The founders of widely used BitTorrent tracker The Pirate Bay are getting ready to launch IPREDator, a network service that makes people online more anonymous by using a VPN (virtual private network).
The service is set to launch before April 1. It will be priced at about EUR5 (US$7) per month, and to protect users, no data or logs will be saved, according to the service's Web site.
The choice of name and launch date is no coincidence. On April 1 Sweden will get a new law that will make it easier for copyright holders to go after file sharers.
The law is based on the European Union's Intellectual Property Rights Enforcement Directive (IPRED), hence the name of the service. IPRED will make it possible for copyright holders to get a court order requesting ISPs to provide IP (Internet Protocol) addresses linked to computers and users who have downloaded their content.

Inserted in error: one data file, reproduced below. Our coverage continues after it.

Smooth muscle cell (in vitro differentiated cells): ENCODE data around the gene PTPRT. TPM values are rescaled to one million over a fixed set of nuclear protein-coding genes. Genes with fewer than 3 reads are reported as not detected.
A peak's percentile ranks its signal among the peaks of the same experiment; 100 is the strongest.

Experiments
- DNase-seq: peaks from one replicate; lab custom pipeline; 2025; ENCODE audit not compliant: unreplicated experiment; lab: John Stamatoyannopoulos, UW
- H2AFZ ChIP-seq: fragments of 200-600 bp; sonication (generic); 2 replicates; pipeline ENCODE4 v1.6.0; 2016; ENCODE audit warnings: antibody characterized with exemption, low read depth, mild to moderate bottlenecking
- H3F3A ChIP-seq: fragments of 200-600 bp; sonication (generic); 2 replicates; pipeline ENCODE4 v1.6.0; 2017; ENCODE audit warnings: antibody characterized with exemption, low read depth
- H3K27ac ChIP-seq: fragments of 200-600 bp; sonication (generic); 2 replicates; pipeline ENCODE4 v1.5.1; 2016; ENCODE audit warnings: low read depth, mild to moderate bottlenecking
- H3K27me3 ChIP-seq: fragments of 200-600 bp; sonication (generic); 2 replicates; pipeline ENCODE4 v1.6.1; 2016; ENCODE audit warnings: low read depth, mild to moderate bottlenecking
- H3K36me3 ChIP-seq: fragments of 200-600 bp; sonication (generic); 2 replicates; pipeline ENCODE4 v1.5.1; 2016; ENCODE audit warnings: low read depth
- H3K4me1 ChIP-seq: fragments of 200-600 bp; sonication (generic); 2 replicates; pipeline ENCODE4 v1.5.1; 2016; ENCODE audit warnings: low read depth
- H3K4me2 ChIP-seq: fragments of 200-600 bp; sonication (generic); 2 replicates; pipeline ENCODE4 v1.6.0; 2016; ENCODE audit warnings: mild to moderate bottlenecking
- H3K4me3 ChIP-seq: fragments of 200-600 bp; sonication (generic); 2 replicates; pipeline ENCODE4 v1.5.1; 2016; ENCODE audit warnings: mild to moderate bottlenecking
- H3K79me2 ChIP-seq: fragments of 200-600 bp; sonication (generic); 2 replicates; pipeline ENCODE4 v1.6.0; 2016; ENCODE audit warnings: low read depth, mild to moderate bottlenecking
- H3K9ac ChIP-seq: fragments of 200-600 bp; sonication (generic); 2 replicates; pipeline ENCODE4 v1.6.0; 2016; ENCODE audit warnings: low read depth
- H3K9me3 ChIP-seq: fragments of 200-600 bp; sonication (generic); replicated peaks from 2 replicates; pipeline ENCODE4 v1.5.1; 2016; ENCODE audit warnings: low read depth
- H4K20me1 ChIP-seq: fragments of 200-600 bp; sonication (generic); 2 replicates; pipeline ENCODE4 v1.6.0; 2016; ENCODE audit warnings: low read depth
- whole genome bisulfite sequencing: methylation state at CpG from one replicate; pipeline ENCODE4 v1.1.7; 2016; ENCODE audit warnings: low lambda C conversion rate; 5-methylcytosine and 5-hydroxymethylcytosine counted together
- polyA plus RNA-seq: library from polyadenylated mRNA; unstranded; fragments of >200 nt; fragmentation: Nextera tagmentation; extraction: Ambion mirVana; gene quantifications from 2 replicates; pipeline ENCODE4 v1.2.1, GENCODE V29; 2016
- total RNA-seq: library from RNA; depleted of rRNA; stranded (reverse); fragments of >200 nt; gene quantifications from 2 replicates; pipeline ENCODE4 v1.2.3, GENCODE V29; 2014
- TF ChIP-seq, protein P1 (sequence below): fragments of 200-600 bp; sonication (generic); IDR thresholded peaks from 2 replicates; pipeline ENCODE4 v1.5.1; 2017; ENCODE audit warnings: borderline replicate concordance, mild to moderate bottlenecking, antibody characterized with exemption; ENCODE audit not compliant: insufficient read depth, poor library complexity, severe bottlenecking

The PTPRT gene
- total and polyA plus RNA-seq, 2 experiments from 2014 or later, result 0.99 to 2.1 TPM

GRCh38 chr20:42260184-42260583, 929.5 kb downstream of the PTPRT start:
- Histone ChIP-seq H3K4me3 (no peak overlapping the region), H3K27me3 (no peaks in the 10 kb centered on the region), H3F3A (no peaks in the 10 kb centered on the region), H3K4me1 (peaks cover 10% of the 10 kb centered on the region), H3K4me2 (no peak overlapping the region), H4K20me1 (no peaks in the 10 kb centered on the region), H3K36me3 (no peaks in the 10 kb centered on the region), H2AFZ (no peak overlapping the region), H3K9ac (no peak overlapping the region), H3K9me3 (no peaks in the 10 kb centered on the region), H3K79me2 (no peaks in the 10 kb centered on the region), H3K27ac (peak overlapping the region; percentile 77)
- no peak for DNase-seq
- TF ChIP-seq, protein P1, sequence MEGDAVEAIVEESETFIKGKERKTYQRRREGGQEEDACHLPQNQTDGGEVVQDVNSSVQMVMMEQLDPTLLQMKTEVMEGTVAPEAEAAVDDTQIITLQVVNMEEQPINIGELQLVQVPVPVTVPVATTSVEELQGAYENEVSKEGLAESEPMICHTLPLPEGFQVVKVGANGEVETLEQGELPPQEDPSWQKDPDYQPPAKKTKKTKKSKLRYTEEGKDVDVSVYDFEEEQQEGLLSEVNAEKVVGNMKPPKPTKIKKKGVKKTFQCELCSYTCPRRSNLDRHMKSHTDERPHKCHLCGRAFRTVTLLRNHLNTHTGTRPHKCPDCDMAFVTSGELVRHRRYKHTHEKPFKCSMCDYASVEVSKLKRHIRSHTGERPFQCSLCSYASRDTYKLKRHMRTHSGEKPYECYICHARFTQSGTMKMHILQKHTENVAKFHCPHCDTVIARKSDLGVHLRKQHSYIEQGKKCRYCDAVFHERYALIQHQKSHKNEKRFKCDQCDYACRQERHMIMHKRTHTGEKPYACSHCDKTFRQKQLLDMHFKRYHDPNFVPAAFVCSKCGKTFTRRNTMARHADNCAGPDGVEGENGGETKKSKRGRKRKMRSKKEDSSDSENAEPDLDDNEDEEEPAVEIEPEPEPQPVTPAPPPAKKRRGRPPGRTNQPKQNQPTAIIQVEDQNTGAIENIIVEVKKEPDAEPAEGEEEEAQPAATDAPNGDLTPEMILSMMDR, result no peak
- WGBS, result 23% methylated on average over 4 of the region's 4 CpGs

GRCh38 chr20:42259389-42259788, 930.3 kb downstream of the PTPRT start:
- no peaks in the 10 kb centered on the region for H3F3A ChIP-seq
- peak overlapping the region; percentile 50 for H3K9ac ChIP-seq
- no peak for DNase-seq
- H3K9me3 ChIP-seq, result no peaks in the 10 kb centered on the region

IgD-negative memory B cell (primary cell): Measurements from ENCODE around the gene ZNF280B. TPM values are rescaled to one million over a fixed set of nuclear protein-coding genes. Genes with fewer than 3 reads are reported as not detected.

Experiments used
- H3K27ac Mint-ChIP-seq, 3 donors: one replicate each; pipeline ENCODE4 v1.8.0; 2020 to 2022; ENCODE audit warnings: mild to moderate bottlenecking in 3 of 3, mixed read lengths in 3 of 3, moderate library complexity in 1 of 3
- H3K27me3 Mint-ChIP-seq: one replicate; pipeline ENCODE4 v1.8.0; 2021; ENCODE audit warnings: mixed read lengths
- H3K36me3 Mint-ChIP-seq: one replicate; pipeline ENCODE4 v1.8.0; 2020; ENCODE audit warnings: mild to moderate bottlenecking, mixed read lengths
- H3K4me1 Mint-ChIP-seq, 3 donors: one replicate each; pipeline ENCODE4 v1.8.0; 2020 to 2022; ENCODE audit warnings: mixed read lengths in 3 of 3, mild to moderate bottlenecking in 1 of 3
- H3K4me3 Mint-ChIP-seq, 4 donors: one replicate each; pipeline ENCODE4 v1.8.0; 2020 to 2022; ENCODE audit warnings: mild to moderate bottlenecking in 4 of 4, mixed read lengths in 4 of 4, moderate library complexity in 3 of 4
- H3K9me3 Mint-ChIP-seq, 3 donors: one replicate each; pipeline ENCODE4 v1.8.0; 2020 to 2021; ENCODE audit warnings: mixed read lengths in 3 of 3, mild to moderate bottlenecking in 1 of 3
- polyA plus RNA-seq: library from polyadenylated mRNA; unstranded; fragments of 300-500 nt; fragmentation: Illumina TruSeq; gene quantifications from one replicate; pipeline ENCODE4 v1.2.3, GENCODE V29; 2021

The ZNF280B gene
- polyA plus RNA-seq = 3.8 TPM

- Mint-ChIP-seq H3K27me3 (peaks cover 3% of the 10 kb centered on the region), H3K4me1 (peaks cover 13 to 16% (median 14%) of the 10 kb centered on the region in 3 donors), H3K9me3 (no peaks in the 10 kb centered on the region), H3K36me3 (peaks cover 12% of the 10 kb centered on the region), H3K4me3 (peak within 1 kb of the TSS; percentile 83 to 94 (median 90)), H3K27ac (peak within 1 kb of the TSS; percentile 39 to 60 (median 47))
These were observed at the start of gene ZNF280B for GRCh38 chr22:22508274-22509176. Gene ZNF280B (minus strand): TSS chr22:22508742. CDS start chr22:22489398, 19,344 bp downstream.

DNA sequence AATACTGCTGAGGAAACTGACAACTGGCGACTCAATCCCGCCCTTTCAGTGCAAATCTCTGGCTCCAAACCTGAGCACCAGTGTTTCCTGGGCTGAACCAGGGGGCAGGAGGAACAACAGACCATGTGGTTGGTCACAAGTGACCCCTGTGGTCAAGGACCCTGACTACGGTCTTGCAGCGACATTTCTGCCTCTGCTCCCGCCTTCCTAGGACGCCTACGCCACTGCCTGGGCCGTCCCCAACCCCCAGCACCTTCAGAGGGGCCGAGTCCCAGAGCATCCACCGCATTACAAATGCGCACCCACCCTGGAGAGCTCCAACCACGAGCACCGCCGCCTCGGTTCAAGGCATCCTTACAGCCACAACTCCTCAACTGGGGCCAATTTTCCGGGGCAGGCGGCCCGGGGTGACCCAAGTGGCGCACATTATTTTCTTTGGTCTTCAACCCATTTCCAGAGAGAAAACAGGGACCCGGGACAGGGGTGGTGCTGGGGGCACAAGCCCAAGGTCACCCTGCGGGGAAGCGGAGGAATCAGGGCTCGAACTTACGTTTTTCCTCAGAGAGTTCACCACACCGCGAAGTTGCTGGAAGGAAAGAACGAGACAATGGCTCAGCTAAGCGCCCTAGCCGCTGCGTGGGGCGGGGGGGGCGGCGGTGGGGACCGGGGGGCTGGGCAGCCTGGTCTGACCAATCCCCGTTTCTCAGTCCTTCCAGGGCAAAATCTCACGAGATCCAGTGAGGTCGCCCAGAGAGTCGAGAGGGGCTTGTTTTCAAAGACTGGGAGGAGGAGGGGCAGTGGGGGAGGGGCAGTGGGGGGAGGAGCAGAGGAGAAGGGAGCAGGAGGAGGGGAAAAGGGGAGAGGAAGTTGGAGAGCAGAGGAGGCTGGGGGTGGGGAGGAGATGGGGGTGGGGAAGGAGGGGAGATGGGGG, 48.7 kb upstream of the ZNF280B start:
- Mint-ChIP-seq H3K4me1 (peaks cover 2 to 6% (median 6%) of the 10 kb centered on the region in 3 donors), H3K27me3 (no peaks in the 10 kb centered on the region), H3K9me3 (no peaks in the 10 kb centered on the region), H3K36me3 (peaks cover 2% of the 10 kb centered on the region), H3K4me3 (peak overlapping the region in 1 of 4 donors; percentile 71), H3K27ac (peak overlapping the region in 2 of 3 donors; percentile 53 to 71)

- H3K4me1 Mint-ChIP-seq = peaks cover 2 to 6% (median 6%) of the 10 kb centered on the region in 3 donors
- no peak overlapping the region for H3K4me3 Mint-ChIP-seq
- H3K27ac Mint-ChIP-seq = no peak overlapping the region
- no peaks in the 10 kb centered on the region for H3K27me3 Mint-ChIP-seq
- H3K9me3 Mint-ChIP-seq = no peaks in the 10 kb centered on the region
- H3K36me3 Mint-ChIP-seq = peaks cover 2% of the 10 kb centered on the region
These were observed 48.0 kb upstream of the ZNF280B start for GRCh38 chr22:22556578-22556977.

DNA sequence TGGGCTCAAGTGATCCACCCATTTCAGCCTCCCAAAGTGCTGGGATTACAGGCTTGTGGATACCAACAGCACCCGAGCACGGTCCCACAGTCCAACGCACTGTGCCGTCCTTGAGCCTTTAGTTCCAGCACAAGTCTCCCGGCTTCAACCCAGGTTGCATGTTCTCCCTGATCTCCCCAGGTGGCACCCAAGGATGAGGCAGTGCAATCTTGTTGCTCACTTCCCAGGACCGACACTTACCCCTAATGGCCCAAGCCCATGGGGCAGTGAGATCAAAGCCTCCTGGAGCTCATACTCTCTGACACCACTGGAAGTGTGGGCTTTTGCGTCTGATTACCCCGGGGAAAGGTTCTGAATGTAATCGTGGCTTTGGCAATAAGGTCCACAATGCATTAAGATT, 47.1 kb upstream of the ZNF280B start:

The law takes surveillance on the Internet one step too far, according to Peter Sunde, spokesman for The Pirate Bay and one of the site co-founders currently on trial for copyright-infringement related offenses.
The Pirate Bay serves up torrent files -- comprising the BitTorrent peer-to-peer file sharing protocol -- for download.
IPREDator is looking to support as many VPN clients as possible, and the service will be available to Internet users all over the world, according to Sunde.
But in the end it doesn't matter whether users use IPREDator or another similar service, as long as they protect themselves, Sunde said.